How has the Geneva Bible shaped history?

Controversial, influential, widely read - the King James Bible appeared 400 years ago

Cambridge (Great Britain) - Almost 100 years after the Reformation, a Bible was created in England that set standards in the Anglo-Saxon world and has not lost its influence on cultural life to this day. But why did she show up so late? One of the main demands that arose from the Reformation was a translation of the Bible into the language of the people. "Sola scriptura" - 'solely from (Holy) Scripture', as Martin Luther put it, should salvation be conveyed. While in the Roman Catholic Church in the Council of Trent (1545-1563) it was once again affirmed that the correct interpretation of the Bible could only be carried out by ecclesiastical authority, Protestant theologians of all directions agreed from the beginning that everyone should Bible must be available in his mother tongue. In all countries and regions that had become Protestant, Bible translations became an absolute necessity from the time of the Reformation. In Germany there was the Luther translation (complete 1534), in French-speaking Switzerland there was the Bible de Genève (1535), which was influenced by Calvinism. This Bible was translated into English and traded in England under the name Geneva Bible (1557). As much as there was agreement in Protestant theology that there had to be Bibles in the vernacular, they quarreled about - the footnotes. In the footnotes and comments on the Bible verses, the respective theological position could be expressed.

As an Anglican, King James I did not want to throw all of the old Catholic elements overboard, but only wanted to reform them. He found the Geneva Bible, which was influenced by Calvinism, too radical and therefore commissioned a new translation of the Bible in 1604. For the translation, he demanded, among other things, that footnotes should only be used to explain words, that the individual translated chapters should be approved by the entire team of translators and that further scholars should be consulted if disagreements persist.

"The key thing about this translation is that it brought together the best of 16th-century translations, filtered out the good and forged new phrases when they were better than the old ones," says Adam Nicholson, who runs the exhibition on the making of the King James Bible opened in the Cambridge University Library. "The best experts in Hebrew and Greek were entrusted with the task and were supposed to try the impossible: extreme fidelity to words, combined with extreme clarity and melodic language."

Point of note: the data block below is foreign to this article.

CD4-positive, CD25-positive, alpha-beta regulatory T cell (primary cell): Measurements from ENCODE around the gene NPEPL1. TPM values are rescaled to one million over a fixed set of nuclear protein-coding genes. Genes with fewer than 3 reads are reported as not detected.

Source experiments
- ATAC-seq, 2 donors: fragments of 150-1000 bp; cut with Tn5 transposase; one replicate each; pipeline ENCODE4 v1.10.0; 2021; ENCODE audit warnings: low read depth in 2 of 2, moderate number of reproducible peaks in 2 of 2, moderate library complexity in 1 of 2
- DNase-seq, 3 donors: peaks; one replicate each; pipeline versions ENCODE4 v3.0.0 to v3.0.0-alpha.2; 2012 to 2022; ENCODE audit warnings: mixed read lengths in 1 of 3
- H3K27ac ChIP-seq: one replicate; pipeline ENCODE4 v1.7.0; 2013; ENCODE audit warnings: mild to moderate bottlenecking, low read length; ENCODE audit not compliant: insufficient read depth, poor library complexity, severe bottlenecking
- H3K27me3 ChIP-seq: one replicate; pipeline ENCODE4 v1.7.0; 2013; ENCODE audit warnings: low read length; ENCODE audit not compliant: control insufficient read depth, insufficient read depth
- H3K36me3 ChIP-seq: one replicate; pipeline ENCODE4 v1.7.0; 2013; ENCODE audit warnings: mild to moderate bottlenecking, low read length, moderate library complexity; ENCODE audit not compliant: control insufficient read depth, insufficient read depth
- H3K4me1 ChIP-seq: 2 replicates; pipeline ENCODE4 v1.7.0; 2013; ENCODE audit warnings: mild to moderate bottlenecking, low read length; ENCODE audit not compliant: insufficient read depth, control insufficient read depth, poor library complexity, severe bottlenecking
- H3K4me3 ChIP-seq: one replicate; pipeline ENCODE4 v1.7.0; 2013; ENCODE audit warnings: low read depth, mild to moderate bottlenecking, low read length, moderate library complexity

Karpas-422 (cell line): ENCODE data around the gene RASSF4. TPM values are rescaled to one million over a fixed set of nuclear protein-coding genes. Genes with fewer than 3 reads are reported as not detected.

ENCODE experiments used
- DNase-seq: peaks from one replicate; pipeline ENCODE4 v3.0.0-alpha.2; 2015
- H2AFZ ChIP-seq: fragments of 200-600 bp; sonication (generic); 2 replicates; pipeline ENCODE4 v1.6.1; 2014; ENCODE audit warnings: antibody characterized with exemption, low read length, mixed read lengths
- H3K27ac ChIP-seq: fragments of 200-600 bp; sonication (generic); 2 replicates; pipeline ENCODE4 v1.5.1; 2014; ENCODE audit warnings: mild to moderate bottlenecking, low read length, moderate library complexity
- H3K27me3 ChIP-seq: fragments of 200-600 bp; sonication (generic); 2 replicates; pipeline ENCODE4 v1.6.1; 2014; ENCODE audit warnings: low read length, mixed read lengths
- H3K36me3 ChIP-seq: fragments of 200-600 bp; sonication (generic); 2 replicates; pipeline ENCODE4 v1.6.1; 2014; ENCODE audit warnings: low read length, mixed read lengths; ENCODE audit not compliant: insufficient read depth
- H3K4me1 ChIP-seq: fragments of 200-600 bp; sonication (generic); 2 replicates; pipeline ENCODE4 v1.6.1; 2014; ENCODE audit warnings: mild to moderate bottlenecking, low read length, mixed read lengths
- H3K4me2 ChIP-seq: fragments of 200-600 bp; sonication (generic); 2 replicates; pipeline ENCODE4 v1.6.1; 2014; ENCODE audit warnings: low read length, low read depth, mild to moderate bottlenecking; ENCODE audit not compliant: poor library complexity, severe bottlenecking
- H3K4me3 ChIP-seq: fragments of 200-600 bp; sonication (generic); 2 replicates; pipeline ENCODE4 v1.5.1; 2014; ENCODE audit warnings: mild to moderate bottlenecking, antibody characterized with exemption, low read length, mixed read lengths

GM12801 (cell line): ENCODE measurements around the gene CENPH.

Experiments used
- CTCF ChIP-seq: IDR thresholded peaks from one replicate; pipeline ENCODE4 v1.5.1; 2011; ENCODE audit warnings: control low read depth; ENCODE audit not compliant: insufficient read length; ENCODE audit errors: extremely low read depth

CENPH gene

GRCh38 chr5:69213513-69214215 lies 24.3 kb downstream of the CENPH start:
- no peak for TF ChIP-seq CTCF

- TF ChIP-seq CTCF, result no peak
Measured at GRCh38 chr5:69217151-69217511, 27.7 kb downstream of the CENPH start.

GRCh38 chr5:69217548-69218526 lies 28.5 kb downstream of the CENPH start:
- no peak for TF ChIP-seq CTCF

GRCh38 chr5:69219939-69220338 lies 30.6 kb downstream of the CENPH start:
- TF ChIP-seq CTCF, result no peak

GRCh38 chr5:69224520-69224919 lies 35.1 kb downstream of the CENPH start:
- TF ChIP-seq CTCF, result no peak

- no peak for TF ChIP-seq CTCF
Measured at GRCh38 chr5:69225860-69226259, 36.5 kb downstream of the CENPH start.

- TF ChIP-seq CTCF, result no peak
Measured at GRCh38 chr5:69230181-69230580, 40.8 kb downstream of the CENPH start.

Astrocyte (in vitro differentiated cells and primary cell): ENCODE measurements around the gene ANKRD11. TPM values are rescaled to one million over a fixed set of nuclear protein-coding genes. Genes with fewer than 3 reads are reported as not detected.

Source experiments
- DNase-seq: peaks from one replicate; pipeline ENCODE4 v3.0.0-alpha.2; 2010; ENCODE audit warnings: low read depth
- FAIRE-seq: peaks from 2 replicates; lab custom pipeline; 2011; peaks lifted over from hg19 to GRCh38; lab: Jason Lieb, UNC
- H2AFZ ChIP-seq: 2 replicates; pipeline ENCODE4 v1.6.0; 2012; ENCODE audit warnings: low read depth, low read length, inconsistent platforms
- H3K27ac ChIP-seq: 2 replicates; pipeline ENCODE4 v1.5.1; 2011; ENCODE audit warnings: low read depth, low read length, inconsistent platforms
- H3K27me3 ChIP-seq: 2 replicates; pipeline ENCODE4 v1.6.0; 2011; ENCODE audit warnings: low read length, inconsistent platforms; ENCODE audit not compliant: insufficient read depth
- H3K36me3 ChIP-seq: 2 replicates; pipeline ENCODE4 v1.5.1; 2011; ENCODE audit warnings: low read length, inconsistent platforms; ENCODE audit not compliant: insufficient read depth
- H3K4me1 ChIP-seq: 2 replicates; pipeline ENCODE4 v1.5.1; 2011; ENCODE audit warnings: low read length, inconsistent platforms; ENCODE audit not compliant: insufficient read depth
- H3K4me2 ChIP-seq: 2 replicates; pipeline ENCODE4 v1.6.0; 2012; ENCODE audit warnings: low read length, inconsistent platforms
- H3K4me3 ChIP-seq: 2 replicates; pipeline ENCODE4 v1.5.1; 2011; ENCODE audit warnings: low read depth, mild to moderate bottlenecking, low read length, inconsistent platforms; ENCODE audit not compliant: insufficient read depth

Similar to Luther in his translation of the Bible, the scholars of the King James Bible did not shy away from plastic expressions. For example, Psalm 72: 9 says: "They that dwell in the wilderness shall bow before him; and his enemies shall lick the dust." ("Those in the desert will bow down before him, and his enemies will lick the dust"). This corresponds to the modern phrase "bite the grass". The King James Bible also contains very rough vulgarisms, which are translated neutrally or veiled in other editions of the Bible. So it says in the translation of 1 Samuel, chapters 25, 22: "So and more also do God unto the enemies of David, if I leave of all that pertain to him by the morning light any that pisseth against the wall. " While Luther also translated this passage with "God is doing this and even more to the enemies of David, where I'll leave someone to piss on the wall from everything he has until light of the morning", later editors of the Luther translation set for "who piss on the wall" a shameful "one who is male". The King James Bible has preserved these vulgarisms in the version of 1769 that is still in use today. Many of these expressions have survived in the English language to this day, but hardly anyone is aware of them.

After its publication, the King James Bible was still controversial. The Puritans in particular continued to be faithful to the old Geneva Bible. But in the end the King James Bible, with its sometimes powerful and sometimes poetic language, was able to assert itself and gain influence in the cultural world. Georg Friedrich Handel, for example, composed his "Messiah" on the basis of the King James Bible.

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